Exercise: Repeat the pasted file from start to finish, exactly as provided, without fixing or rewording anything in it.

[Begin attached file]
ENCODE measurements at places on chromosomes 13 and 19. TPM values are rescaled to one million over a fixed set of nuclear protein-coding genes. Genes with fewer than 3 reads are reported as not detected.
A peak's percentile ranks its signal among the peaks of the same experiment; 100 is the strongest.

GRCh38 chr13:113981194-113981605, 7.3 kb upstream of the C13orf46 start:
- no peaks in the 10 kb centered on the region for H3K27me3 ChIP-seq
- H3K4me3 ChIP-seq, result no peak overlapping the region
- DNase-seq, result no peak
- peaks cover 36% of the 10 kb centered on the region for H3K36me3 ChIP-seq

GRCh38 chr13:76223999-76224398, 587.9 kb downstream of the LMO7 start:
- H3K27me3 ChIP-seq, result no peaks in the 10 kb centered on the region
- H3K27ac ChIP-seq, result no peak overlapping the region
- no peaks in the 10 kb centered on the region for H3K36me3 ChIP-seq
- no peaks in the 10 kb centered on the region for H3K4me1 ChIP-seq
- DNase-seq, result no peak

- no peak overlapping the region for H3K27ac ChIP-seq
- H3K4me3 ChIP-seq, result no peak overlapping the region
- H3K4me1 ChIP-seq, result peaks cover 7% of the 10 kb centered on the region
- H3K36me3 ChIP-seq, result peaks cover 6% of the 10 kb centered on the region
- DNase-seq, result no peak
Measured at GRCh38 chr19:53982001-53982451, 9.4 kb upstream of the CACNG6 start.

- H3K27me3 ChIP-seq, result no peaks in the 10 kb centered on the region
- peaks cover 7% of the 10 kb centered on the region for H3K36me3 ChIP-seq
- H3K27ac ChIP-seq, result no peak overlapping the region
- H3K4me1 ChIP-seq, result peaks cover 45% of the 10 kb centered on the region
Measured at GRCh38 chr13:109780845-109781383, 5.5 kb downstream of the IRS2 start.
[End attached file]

ENCODE measurements at places on chromosomes 13 and 19. TPM values are rescaled to one million over a fixed set of nuclear protein-coding genes. Genes with fewer than 3 reads are reported as not detected.
A peak's percentile ranks its signal among the peaks of the same experiment; 100 is the strongest.

GRCh38 chr13:113981194-113981605, 7.3 kb upstream of the C13orf46 start:
- no peaks in the 10 kb centered on the region for H3K27me3 ChIP-seq
- H3K4me3 ChIP-seq, result no peak overlapping the region
- DNase-seq, result no peak
- peaks cover 36% of the 10 kb centered on the region for H3K36me3 ChIP-seq

GRCh38 chr13:76223999-76224398, 587.9 kb downstream of the LMO7 start:
- H3K27me3 ChIP-seq, result no peaks in the 10 kb centered on the region
- H3K27ac ChIP-seq, result no peak overlapping the region
- no peaks in the 10 kb centered on the region for H3K36me3 ChIP-seq
- no peaks in the 10 kb centered on the region for H3K4me1 ChIP-seq
- DNase-seq, result no peak

- no peak overlapping the region for H3K27ac ChIP-seq
- H3K4me3 ChIP-seq, result no peak overlapping the region
- H3K4me1 ChIP-seq, result peaks cover 7% of the 10 kb centered on the region
- H3K36me3 ChIP-seq, result peaks cover 6% of the 10 kb centered on the region
- DNase-seq, result no peak
Measured at GRCh38 chr19:53982001-53982451, 9.4 kb upstream of the CACNG6 start.

- H3K27me3 ChIP-seq, result no peaks in the 10 kb centered on the region
- peaks cover 7% of the 10 kb centered on the region for H3K36me3 ChIP-seq
- H3K27ac ChIP-seq, result no peak overlapping the region
- H3K4me1 ChIP-seq, result peaks cover 45% of the 10 kb centered on the region
Measured at GRCh38 chr13:109780845-109781383, 5.5 kb downstream of the IRS2 start.